If a gambler wants to indulge his proclivities, let him do so, but require that he not have any dependents. The goal is to protect the dependents—in particular, from being held hostage to ensure a bailout—and not to punish the gambler, who will be punished by his bad bets.
The point is all pretty much moot where the U.S. government is concerned. The 2008 bailouts were a one-shot deal; we can’t possibly afford to do them again. If we forget that, I think Japan and China (and much of Europe) will remind us.
Sorry folks, but I’m not about to try and moderate an open forum for everyone to explain what they think about economics or the financial system. If it’s not about Derman’s book, it’s off-topic here. There are lots of blogs out there devoted to economics and finance in general, try one of them.
Young ones finding back the wisdom of those who went before?
As Ludwig von Mises said in The Ultimate Foundation of Economic Science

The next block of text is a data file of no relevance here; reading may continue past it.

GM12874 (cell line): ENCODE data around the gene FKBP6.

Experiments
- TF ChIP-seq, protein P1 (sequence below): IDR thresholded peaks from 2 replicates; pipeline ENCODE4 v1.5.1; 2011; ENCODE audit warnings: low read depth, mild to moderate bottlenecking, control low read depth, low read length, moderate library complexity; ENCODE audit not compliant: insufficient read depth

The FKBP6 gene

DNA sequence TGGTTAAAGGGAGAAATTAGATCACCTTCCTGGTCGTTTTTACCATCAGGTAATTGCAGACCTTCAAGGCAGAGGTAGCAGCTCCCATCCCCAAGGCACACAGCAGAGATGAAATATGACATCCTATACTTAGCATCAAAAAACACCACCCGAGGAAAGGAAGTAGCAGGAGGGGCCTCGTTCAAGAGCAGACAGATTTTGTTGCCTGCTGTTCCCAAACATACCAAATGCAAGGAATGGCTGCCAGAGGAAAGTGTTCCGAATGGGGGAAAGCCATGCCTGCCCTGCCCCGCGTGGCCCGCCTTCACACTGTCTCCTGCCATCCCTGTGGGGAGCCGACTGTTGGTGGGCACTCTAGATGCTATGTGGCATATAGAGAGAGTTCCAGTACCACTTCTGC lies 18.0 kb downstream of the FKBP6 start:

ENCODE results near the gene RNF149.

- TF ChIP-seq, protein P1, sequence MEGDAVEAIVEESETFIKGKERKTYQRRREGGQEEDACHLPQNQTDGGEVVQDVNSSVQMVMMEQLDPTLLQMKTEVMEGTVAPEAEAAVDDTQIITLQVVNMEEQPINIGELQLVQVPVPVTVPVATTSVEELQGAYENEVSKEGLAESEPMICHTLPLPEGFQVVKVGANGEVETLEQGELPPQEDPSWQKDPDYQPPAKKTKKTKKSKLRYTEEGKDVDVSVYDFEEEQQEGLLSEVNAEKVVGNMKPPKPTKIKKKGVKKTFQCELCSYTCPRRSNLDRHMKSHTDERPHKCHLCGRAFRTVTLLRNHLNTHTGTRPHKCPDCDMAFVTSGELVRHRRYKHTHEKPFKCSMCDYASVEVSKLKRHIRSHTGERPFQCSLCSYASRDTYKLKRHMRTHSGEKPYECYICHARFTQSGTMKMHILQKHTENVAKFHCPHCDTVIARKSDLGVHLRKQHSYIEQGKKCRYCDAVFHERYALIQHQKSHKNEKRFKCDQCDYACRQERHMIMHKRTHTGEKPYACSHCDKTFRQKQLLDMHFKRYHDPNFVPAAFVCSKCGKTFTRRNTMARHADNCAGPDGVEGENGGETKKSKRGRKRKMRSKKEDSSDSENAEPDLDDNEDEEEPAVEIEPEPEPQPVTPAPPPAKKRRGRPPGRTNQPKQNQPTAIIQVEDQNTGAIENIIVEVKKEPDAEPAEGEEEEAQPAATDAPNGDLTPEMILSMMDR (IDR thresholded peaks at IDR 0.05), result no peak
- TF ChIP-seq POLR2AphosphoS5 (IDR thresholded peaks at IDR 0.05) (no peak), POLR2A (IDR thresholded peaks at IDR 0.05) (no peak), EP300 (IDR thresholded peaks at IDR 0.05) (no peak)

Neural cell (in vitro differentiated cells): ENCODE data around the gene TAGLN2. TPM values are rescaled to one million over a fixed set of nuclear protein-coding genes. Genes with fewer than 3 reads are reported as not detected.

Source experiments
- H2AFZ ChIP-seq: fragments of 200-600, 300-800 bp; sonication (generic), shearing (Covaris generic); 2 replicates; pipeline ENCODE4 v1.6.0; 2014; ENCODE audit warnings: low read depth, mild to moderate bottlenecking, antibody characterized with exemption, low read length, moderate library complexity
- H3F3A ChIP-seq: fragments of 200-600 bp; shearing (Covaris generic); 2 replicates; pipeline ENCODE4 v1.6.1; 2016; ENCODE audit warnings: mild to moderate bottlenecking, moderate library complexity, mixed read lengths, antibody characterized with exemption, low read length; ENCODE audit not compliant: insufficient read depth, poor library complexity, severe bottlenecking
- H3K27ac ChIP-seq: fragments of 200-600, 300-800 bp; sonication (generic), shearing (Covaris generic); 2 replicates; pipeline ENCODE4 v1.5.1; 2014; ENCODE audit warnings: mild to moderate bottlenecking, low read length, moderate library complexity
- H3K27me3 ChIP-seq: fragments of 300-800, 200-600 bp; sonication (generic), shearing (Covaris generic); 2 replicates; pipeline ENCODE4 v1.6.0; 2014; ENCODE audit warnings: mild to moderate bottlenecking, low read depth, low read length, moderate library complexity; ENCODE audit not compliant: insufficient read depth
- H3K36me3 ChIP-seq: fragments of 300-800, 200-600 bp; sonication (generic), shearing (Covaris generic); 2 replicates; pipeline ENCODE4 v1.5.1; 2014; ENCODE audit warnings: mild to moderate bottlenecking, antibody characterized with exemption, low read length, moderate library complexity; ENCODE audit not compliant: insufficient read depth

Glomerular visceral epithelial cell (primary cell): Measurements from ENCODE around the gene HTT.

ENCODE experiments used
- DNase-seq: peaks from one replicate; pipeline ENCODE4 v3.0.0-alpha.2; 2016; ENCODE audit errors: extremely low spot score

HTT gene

The study of economics has been again and again led astray by the vain idea that economics must proceed according to the pattern of other sciences. The mischief done by such misconstructions cannot be avoided by admonishing the economist to stop casting longing glances upon other fields of knowledge or even to ignore them entirely. Ignorance, whatever subject it may concern, is in no case a quality that could be useful in the search for truth. What is needed to prevent a scholar from garbling economic studies by resorting to the methods of mathematics, physics, biology, history or jurisprudence is not slighting and neglecting these sciences, but, on the contrary, trying to comprehend and to master them. He who wants to achieve anything in praxeology must be conversant with mathematics, physics, biology, history, and jurisprudence, lest he confuse the tasks and the methods of the theory of human action with the tasks and the methods of any of these other branches of knowledge. What was wrong with the various Historical Schools of economics was first of all that their adepts were merely dilettantes in the field of history. No competent mathematician can fail to see through the fundamental fallacies of all varieties of what is called mathematical economics and especially of econometrics. No biologist was ever fooled by the rather amateurish organicism of such authors as Paul de Lilienfeld.